While I was playing with Manjaro a few details stood out and I'd like to briefly touch on them. One is that Manjaro has one of the most elegant and fast graphical system installers I have had the pleasure to use. The installer has a streamlined interface that still allows for a decent amount of customization. For example, we can select where to install our boot loader or even whether to install a boot loader using a drop-down box on the disk partitioning screen. Manjaro supports a wide variety of file systems and the installer can work with ext2/3/4, Reiserfs, XFS, JFS, Btrfs and LVM volumes. The whole installer looks a lot like Ubuntu's installer, but with a nicer colour scheme and Manjaro's installer is notably faster to respond to user input on my hardware. I think this is because Manjaro collects information from the user up front and then performs all of its work at the end, while Ubuntu's system installer begins work in the background while we are still making configuration choices.
The test version of Manjaro I was using ships with version 4.1.5 of the Linux kernel and systemd 224. The KDE's Plasma 5.4 desktop environment is very fast and responds quickly to input. I especially like how polished and quick the new System Settings panel is where we can configure most aspects of the Plasma desktop environment.
In the end, while my exploration of Wayland was limited, I had a very positive experience with Manjaro's KDE-Next spin and I am definitely looking forward to seeing what new developments come out of this experimental branch of the project.
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Fedora 23 Alpha "Workstation"
Around the same time I was experimenting with Wayland and Manjaro KDE-Next, I read this blog post which discusses Wayland support in Fedora. The Fedora developers have been offering experimental GNOME on Wayland support for a few versions now, but do not plan to make it the default desktop session until at least Fedora 24 (likely to arrive in mid-2016). Though I have had poor luck getting a GNOME session on Wayland running in the past, I downloaded the latest Alpha test image for Fedora 23 Workstation and gave it a try.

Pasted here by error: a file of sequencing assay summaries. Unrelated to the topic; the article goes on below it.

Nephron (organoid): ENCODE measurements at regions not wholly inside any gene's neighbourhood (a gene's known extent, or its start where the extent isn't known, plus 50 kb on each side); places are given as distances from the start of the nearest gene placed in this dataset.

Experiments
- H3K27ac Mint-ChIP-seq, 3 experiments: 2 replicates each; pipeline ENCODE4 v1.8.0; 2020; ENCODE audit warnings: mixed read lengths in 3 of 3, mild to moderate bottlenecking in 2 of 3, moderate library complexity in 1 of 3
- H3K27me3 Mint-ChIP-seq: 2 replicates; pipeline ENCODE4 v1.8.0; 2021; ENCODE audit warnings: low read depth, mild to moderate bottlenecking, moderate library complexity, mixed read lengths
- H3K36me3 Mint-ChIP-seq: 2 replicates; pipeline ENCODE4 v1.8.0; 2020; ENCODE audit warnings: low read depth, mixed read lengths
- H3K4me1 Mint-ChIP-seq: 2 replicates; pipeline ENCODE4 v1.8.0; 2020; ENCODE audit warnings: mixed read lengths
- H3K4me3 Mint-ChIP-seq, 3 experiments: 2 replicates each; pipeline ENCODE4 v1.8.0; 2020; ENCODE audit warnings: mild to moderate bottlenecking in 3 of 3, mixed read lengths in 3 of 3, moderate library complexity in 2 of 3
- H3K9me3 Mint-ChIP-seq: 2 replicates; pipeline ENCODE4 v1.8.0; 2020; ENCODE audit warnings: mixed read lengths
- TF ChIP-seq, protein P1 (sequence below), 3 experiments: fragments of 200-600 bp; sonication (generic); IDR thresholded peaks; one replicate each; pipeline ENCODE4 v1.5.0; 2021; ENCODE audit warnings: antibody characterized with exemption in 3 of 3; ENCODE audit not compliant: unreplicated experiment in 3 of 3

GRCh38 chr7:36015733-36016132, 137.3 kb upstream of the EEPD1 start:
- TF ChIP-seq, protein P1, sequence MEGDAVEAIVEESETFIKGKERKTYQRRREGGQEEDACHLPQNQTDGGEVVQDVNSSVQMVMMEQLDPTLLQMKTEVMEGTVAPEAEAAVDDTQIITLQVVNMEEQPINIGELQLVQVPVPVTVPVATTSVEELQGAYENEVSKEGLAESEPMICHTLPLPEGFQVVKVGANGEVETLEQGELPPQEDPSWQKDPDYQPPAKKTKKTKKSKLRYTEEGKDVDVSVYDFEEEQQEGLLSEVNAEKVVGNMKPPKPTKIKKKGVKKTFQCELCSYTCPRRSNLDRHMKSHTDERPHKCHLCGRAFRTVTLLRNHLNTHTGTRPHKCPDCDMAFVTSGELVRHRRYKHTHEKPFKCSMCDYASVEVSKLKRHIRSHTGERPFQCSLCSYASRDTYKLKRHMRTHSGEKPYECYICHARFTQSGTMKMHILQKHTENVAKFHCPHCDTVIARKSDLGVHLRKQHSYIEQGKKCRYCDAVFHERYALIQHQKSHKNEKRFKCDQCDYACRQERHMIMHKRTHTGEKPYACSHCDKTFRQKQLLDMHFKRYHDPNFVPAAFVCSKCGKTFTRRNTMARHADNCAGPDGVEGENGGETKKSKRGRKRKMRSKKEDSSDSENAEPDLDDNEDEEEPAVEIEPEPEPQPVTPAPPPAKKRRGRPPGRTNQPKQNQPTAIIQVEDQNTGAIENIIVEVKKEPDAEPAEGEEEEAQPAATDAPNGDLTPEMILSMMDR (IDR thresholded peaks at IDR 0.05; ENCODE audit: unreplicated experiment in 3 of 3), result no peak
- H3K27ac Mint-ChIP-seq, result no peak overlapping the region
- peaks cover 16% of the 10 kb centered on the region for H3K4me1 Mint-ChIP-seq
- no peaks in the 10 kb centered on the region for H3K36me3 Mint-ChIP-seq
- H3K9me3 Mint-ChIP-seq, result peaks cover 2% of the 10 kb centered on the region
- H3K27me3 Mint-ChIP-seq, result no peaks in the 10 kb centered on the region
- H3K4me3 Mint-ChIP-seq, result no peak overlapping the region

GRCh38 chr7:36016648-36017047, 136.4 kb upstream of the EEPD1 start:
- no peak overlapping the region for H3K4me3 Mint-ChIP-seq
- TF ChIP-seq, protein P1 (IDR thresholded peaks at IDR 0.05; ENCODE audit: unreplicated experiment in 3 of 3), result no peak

The ISO for Fedora 23 Alpha Workstation was about 1.4GB in size. The live environment and graphical system installer have not changed much since Fedora 22 was launched earlier this year. The one thing that stood out as being different was that the installer insisted I use long passwords on my user accounts. Usually I like it when a distribution defaults to strong security so long as the user can override the option. Fedora's previous versions allowed the user to confirm they were okay with using weak passwords, which is nice for people like me who are running the distribution for just a few hours. Fedora 23 Alpha insists we create long passwords, but not necessarily complex passwords, which further confuses the issue. So, for example, "hbx#i8D" is considered weak and rejected while "MyPassword" passes the test.
At any rate, putting aside password requirements, the Fedora installer completed its work successfully and when I rebooted I was brought to a graphical login screen. From the login screen we can select to sign into GNOME running in an X session, GNOME running in a Wayland session and GNOME Classic, which also runs on X. While both X session options worked for me, selecting the GNOME on Wayland session would simply cause the screen to briefly go blank before kicking me back to the login page. I was hoping for an error message to help me trouble-shoot the issue, but the system was enigmatic as to why Wayland was not working for me.
Apart from the Wayland session, Fedora 23 Alpha looks to be a fairly solid operating system at the moment. I think GNOME Shell is more responsive now than it was in past releases. The Anaconda installer, by contrast, feels slow and heavy, especially when compared side-by-side with Manjaro's installer. The only other point of interest I found while playing with the Fedora Workstation Alpha was that I needed to supply my root password in order to shut down the computer. Fedora kept insisting other users besides myself were logged in and it needed root permissions in order to shut down the machine. This seemed odd as no other users were connected to the computer.